Midway between primitive camping and “glamping” stands the yurt, a circular tent dating back to ancient nomads in Central Asia. Today, you can find yurts at dozens of Oregon State Parks, including several within 100 miles (161 km) of Portland. These modern yurts come complete with locking doors, electrical outlets, heating, wooden floors and skylights and windows.
Seasonal storm watching, wildlife spotting and tranquil relaxation are all on the menu when you rent a rustic yurt. They’re available year-round for a small fee and can be reserved online. All yurts come with an outdoor fire pit for s’more-filled evenings (and some are even pet-friendly).
PORTLAND REGION YURTS
Champoeg State Heritage Area
History, nature and recreation merge seamlessly at Champoeg State Heritage Area. Located 40 minutes south of Portland, the park marks the location where Oregon’s first provisional government formed in 1843. It’s not all facts and dates around here, however; the site is set on the picturesque banks of the Willamette River and offers acres of forests, fields and wetlands. Champoeg’s location also means easy access to nearby wineries, where you can stock up on prime bottles to enjoy fireside. Choose from 6 rustic yurts, furnished with a bunk bed and futon couch (three are pet-friendly).
OREGON COAST YURTS
Fort Stevens State Park
For 84 years, from the Civil War through World War II, Fort Stevens State Park was an active military base. Now it’s a 4,300-acre (1,740 hectare) park, situated two hours northwest of Portland at the mouth of the Columbia River. Its diverse natural habitats and spectacles include forests, wetlands, dunes, a military museum and the haunting Peter Iredale shipwreck. In the summer, you can also swim in freshwater Coffenbury Lake and tour the WWII gun battery. Explore these sites by foot or bicycle along the park’s 6 miles (10 km) of hiking trails and 9 winding miles (14 km) of paved paths. A total of 15 rustic yurts, each sleeping up to five people, are available (including one animal-friendly dwelling).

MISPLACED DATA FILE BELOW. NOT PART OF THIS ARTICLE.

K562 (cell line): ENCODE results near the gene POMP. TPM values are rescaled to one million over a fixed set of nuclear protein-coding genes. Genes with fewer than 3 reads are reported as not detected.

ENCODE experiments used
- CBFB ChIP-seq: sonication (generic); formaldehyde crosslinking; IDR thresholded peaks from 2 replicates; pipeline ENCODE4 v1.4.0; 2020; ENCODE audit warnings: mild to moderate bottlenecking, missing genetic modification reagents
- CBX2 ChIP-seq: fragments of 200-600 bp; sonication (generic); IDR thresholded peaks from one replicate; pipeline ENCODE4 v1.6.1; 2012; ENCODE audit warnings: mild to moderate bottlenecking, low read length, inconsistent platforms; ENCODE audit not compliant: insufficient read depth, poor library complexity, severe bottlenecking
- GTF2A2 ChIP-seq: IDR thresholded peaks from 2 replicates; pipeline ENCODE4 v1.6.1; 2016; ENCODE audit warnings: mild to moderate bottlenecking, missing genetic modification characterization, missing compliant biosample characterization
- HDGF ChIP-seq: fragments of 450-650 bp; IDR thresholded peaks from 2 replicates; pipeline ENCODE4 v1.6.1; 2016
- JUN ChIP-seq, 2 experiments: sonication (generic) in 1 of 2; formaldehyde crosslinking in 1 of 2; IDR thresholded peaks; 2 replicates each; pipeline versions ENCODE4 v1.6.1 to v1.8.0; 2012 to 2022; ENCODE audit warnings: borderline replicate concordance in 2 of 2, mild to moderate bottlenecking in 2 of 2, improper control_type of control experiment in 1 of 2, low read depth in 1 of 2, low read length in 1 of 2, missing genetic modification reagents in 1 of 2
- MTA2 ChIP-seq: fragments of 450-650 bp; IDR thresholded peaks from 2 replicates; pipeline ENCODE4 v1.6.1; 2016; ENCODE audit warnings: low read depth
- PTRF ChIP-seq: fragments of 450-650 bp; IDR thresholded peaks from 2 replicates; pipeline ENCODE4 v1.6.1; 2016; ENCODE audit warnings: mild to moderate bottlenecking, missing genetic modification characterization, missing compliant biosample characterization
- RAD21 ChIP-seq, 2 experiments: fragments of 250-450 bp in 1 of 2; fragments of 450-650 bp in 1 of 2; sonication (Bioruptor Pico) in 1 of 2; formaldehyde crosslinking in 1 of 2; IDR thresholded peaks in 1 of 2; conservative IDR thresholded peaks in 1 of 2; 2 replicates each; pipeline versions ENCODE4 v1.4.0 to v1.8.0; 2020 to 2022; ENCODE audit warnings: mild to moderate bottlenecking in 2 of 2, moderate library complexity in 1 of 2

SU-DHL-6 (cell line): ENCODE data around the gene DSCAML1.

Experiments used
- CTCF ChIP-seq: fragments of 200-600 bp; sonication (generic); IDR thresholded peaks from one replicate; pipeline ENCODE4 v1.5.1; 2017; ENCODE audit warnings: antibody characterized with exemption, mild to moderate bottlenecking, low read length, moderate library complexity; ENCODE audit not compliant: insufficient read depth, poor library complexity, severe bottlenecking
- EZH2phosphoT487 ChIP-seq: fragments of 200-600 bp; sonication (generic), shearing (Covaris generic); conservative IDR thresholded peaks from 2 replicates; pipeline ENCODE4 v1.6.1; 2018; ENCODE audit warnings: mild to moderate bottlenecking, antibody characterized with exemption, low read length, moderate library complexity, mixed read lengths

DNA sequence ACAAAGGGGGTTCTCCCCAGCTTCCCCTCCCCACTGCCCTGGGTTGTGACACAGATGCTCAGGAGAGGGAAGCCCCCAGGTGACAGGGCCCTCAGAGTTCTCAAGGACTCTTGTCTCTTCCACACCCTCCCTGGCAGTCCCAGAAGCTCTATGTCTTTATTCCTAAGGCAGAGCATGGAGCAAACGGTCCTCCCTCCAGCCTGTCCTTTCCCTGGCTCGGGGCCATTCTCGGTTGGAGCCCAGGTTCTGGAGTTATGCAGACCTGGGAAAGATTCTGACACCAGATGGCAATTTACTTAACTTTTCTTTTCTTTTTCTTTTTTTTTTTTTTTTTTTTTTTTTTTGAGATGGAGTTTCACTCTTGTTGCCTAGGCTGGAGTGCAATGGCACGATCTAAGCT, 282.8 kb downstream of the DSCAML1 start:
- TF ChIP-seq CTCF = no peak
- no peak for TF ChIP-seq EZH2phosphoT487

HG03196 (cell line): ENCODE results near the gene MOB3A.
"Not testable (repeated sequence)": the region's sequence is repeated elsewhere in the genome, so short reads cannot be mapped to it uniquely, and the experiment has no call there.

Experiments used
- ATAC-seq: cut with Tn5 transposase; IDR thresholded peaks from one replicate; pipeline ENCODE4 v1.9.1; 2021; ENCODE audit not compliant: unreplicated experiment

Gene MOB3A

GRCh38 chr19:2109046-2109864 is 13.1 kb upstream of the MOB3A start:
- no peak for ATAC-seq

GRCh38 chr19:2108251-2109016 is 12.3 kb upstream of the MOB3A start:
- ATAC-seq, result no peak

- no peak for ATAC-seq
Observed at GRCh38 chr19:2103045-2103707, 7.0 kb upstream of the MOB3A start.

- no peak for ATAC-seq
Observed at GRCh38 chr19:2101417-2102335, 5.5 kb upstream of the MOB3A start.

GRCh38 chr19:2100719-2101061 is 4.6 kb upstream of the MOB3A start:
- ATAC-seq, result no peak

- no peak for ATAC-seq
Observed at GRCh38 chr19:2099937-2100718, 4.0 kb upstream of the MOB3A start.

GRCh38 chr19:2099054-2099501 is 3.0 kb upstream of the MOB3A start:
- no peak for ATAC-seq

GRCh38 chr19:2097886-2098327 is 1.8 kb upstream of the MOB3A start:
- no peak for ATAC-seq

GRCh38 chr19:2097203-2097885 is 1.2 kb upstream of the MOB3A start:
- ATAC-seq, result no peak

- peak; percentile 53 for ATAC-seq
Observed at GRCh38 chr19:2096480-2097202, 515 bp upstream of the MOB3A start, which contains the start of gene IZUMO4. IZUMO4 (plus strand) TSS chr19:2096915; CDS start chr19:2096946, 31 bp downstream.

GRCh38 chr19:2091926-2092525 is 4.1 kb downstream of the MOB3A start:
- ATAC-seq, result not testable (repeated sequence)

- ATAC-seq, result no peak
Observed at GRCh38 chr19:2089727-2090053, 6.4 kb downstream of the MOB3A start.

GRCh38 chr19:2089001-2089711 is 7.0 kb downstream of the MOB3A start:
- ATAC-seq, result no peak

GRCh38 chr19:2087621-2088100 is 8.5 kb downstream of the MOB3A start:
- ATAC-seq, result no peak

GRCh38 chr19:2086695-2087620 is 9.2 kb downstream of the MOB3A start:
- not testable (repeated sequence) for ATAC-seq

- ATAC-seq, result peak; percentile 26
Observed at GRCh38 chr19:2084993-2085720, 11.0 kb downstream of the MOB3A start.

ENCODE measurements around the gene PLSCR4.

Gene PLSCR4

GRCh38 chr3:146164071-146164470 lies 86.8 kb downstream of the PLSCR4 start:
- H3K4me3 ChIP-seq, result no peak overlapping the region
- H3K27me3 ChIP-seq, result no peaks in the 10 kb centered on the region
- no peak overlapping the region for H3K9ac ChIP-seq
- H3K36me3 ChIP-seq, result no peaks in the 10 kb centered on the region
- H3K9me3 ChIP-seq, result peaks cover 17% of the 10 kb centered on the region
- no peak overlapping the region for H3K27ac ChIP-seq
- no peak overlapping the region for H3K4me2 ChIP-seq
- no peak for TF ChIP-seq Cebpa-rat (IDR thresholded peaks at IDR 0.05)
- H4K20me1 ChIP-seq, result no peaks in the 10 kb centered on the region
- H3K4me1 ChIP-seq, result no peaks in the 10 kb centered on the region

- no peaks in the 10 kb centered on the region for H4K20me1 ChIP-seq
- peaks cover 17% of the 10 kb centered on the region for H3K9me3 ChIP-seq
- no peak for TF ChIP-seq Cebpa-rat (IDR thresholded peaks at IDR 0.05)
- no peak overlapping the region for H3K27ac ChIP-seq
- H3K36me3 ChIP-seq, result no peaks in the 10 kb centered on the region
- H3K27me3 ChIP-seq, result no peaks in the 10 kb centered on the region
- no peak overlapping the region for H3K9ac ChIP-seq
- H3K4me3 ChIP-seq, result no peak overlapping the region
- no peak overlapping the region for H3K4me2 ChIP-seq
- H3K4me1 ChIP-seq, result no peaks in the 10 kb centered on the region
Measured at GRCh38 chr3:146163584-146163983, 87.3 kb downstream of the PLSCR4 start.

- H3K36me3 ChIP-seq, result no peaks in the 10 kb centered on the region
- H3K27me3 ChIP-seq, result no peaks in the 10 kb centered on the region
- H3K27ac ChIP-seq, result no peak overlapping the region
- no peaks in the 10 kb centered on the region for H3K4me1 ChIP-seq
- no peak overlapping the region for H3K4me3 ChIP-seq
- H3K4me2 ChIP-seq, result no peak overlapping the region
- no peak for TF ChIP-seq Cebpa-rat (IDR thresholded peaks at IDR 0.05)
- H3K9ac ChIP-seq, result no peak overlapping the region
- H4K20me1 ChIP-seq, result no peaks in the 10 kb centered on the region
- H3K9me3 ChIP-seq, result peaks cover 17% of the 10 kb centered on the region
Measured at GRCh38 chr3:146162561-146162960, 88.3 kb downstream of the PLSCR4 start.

Nehalem Bay State Park
This lovely campground is located on a 4-mile (6.5 km) sand spit between Cannon Beach and Tillamook. From wildlife and frosted pines to undulating beach dunes, there’s plenty to see and do at Nehalem Bay State Park. When not snuggling up in the yurt, pass the time crabbing, clam digging and admiring driftwood on sandy strolls. And don’t miss the 1.8 mile-long (3 km) bike path with great views of the bay. Choose from 18 yurts, including two pet-friendly options.
Cape Lookout State Park
Less than two hours from Portland, Cape Lookout State Park offers a prime place for cozy storm watching. Leave the comfortable cocoon of your yurt to wander 8 miles (13 km) of trails weaving through old-growth forest. Embark on the shorter nature trail for a manageable stroll that highlights the area’s fauna. The park has 13 yurts, including one pet-friendly option.
Beverly Beach State Park
Located 2.5 hours southwest of Portland, the forested campground at Beverly Beach State Park is set back from the coastline and sandwiched between Yaquina Head and Otter Rock. Lighthouse viewing, beach combing, whale watching and tide pool exploring are easily accessible from the doorway of your yurt. Head 1.5 miles (2.5 km) north to marvel at Devil’s Punchbowl, a naturally carved bowl in the headland that fills with crashing Pacific Ocean waves. A total of 21 yurts are up for grabs, including two pet-friendly dwellings.